One of chilling scenes Jesus described at the Sermon on the Mount is the coming judgment day when many people will call him “Lord, Lord” but will eventually be turned away. These are people who honestly believed they would be admitted into the kingdom of heaven because they prophesied, cast out demons, and performed many mighty works in Jesus’ name. They came to judgment with a swagger and an air of confidence that they were getting in. Jesus said he never knew them and then he cast them away forever.
This story scandalizes many people not only because it hints at the very strict standard of salvation but because the people Jesus turned away actually performed great ministerial deeds. Prophesying, casting out demons, and performing miracles are the kinds of ministries that impress many people today. Countless ministers and church leaders crave this spiritual firepower. Here Jesus puts spiritual gifts to their rightful place. Giftedness and ministry performance play second fiddle to the greater importance of knowing Jesus. You don’t get into God’s kingdom by works but through a relationship with Jesus. Paul would later unpack this and say that salvation is by grace through faith in Christ (Ephesians 2:8-9).
The following are seven lessons I gathered from the last part of the Sermon on the Mount:
1. It is possible to appear like you are a mighty man of God and build a reputation of ministry success but be disqualified from the kingdom of God. This is a strong word of caution for those who are too concerned with public perception in the ministry.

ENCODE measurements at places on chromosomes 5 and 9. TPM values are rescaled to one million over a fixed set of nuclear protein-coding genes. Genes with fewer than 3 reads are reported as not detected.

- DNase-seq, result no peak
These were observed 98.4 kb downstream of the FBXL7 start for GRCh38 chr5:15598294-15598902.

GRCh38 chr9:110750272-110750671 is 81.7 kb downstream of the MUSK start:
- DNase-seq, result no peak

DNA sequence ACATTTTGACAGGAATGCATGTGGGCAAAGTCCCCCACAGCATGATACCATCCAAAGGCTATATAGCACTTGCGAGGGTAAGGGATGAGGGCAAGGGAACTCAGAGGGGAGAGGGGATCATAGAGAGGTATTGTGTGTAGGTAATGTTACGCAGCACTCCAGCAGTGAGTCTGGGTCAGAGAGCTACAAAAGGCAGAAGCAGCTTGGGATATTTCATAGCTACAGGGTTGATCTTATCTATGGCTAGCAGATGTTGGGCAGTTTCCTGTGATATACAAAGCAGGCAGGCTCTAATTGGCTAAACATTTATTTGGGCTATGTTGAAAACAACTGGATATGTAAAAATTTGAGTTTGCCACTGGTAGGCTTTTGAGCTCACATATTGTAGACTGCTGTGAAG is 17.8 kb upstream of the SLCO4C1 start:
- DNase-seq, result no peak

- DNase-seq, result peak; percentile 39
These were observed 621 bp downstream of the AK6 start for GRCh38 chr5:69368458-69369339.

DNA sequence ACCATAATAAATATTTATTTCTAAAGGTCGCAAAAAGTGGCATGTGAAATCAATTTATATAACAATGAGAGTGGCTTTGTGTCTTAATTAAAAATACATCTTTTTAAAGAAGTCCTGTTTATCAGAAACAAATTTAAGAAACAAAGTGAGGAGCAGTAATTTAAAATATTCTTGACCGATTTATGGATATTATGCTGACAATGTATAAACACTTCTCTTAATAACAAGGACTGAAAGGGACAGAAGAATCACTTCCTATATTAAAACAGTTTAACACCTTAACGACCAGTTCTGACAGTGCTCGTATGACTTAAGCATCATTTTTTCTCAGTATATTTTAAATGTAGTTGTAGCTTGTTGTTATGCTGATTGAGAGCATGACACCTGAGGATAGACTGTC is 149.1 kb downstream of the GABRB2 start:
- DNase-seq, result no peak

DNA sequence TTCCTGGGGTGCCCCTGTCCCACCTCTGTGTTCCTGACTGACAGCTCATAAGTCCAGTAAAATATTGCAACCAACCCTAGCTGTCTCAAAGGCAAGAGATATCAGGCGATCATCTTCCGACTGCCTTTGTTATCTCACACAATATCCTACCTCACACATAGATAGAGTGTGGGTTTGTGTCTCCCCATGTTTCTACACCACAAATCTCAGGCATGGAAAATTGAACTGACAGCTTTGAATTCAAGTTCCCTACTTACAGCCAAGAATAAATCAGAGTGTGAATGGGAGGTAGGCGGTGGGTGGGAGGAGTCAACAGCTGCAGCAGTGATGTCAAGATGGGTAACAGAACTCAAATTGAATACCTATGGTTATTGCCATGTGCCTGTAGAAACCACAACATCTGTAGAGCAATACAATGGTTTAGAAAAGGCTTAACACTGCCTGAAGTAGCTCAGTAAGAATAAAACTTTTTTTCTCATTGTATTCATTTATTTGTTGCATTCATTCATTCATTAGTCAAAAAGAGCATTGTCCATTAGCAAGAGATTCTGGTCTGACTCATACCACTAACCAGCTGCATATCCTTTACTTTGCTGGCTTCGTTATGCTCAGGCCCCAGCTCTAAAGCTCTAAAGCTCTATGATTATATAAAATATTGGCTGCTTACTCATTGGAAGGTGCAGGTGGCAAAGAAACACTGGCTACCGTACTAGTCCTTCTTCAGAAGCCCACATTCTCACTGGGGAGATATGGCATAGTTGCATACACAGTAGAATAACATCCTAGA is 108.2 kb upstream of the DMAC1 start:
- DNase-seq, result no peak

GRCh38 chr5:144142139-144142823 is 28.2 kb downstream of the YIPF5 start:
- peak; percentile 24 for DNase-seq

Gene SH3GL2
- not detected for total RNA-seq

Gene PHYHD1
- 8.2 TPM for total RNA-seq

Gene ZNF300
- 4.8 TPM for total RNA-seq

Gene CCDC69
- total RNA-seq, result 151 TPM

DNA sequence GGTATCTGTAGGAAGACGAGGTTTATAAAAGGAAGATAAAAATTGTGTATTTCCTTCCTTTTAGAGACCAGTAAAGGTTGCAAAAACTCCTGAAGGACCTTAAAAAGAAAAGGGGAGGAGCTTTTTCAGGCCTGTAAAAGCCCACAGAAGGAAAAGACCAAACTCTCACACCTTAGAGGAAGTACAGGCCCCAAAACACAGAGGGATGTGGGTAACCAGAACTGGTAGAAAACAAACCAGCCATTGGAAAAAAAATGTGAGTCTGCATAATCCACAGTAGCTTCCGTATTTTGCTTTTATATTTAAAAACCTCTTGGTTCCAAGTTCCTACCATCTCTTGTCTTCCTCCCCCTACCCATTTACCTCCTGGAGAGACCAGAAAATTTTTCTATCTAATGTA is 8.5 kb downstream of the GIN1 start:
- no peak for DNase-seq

2. Prophetic, miraculous, and supernatural ministries don’t necessarily mean that you have a genuine relationship with Christ. This is tricky on many levels because we usually tend to equate spiritual power and genuine faith. They are not synonymous. After I preached this last Sunday, somebody came up to me and asked, “Is it really possible to have a powerful ministry and not be saved?” My answer was short. “Jesus said it. It must be possible.”
3. We should not be too impressed with bombastic, flashy ministries. The true test of a genuine relationship with God is seen in the fruit of those who claim to follow Jesus. Fruit refers to the godly character of these people, the sound doctrines they teach, and the kind of people their followers are becoming.
4. This is a warning against vain activities. Some Christians are just too busy with church events that they actually don’t have the time and the energy to pursue a genuine relationship with Jesus. Do not be deceived. On the day of judgment, Jesus’ basis of letting you into his kingdom is if he knows you and you know him. In short, he will look for a relationship history with you.
5. If your reason for coming to church is for the next singles’ activity or the next victory group outing or the next ministry bonding, beware. Without a real, thriving, genuine relationship with Jesus, those things actually count for nothing.
6. Being passionate is not enough. In the Bible, repeated words signify intensity. “Martha, Martha;” “Absalom, Absalom;” and “My God, my God” all meant strong emphasis. In this case, those who cry out “Lord, Lord!” were really passionate about their confession and yet Jesus still rejected them. I mention this because many church people are often too impressed with someone who is very passionate: passionate in preaching, passionate in serving, passionate in vision casting, passionate in church events. It seems like passion is now becoming a character trait necessary to get into the ministry. But passion is never a spiritual barometer in the Bible. It’s not that I think passion is useless; it’s that we give it too much prominence over godliness and character.
7. Jesus sees through our pretensions. He knows when we cover up our spiritual emptiness with too much church activities.